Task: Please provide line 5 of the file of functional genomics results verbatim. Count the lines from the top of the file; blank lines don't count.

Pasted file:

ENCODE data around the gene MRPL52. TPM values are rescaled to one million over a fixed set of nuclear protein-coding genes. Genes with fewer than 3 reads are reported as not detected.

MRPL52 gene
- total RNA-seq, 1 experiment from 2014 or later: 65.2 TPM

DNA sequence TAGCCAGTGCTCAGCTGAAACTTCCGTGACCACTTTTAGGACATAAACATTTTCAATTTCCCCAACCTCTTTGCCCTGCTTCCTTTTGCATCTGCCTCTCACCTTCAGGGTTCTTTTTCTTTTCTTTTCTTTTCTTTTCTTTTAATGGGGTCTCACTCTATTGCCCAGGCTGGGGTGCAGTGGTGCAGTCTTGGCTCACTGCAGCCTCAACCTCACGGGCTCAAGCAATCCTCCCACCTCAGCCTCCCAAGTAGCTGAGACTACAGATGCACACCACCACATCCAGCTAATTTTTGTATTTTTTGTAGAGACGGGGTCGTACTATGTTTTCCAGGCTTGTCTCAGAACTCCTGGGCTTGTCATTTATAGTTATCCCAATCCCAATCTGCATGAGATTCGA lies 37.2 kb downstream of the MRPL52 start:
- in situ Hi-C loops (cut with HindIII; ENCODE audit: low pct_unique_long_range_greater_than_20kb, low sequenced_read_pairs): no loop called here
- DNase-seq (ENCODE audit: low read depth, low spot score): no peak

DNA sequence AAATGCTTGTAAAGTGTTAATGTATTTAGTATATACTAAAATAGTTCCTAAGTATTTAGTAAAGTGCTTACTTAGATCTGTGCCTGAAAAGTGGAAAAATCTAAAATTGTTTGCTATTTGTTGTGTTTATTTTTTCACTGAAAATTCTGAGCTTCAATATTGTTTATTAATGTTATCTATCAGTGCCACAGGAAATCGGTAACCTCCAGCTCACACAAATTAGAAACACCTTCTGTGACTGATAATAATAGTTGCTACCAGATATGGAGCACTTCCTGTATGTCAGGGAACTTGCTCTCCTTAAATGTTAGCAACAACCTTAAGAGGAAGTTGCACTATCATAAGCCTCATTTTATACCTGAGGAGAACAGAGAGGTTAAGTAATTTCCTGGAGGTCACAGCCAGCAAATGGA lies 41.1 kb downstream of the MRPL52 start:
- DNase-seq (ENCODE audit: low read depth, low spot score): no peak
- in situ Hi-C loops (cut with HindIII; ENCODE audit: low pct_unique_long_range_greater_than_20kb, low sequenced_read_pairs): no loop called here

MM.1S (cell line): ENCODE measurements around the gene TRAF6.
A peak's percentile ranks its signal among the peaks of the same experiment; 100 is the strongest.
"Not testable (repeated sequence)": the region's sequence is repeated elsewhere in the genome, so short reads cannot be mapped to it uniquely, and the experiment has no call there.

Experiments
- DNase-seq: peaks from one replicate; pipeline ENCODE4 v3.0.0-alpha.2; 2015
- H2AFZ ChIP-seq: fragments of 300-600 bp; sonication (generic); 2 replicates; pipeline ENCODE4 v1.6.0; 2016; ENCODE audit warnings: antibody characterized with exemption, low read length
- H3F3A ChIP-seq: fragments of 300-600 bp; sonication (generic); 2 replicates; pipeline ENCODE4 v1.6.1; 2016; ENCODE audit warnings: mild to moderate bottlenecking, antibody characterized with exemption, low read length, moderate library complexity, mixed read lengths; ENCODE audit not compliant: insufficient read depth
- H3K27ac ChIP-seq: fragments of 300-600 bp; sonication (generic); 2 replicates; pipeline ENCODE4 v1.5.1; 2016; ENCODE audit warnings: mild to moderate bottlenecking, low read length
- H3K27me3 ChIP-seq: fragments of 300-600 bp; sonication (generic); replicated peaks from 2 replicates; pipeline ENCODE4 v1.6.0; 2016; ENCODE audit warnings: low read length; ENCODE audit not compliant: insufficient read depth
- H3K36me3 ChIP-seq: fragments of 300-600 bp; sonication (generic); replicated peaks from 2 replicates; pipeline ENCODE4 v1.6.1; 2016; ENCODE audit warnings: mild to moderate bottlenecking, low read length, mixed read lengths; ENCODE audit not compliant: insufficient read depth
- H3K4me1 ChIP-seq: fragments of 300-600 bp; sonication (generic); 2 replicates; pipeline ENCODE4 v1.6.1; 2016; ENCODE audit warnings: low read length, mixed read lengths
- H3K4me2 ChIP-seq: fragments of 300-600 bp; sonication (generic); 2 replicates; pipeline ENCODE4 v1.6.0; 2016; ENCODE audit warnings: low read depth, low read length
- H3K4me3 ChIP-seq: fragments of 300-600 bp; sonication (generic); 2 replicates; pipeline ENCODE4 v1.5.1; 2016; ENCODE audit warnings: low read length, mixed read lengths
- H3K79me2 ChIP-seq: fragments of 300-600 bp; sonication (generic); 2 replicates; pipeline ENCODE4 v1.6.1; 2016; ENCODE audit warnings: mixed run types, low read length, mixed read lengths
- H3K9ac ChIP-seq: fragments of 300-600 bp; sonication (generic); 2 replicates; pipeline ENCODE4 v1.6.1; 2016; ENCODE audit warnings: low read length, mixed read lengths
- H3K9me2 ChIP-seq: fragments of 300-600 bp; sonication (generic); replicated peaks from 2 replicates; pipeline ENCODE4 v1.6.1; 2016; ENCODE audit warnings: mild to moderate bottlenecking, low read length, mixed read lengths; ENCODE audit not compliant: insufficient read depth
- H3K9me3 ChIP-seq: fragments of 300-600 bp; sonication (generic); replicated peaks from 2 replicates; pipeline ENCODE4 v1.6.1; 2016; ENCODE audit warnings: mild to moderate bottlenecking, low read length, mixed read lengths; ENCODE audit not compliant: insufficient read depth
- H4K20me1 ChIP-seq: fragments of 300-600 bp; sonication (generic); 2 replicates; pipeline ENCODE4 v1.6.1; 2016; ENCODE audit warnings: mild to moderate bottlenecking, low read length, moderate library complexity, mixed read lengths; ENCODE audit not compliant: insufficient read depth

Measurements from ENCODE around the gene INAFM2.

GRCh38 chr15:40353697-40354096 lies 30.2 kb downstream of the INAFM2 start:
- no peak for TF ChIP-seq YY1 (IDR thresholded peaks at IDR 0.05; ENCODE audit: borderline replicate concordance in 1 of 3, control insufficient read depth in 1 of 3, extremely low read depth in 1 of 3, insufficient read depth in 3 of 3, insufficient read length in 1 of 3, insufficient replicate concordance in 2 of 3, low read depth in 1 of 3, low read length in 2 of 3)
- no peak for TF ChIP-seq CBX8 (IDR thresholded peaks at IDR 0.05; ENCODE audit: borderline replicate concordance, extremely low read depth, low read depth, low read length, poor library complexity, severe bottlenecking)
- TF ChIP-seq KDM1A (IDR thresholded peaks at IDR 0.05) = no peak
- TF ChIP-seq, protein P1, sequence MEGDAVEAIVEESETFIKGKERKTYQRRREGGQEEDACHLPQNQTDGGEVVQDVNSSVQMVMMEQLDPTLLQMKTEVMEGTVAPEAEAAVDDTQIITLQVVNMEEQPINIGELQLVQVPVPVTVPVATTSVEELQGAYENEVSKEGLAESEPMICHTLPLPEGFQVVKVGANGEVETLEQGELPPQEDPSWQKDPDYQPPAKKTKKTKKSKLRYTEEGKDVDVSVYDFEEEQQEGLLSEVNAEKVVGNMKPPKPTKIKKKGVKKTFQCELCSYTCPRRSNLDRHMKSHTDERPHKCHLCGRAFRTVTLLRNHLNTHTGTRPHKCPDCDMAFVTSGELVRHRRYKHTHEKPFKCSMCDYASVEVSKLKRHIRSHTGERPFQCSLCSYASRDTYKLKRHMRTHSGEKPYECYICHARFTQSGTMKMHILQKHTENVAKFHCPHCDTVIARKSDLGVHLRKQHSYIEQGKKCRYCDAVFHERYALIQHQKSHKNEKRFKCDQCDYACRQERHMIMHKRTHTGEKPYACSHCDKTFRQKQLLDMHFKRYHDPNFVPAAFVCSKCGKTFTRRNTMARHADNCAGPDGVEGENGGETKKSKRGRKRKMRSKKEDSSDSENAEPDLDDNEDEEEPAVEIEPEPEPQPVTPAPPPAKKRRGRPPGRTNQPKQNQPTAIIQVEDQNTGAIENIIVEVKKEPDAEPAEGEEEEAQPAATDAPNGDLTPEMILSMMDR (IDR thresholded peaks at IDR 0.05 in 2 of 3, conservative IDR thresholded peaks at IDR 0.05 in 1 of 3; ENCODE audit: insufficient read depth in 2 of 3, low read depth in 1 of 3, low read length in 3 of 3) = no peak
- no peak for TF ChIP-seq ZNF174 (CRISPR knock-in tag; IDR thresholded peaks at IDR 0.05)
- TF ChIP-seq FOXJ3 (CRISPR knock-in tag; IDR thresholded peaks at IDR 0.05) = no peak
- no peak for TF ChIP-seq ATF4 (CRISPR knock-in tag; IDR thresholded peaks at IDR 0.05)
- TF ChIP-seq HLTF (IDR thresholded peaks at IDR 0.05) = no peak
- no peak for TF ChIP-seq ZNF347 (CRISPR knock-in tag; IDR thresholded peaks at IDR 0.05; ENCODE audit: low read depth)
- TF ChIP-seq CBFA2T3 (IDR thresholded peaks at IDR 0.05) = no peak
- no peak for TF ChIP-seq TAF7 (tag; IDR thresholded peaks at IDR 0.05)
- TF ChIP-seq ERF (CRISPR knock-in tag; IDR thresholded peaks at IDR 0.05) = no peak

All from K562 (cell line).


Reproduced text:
- in situ Hi-C loops (cut with HindIII; ENCODE audit: low pct_unique_long_range_greater_than_20kb, low sequenced_read_pairs): no loop called here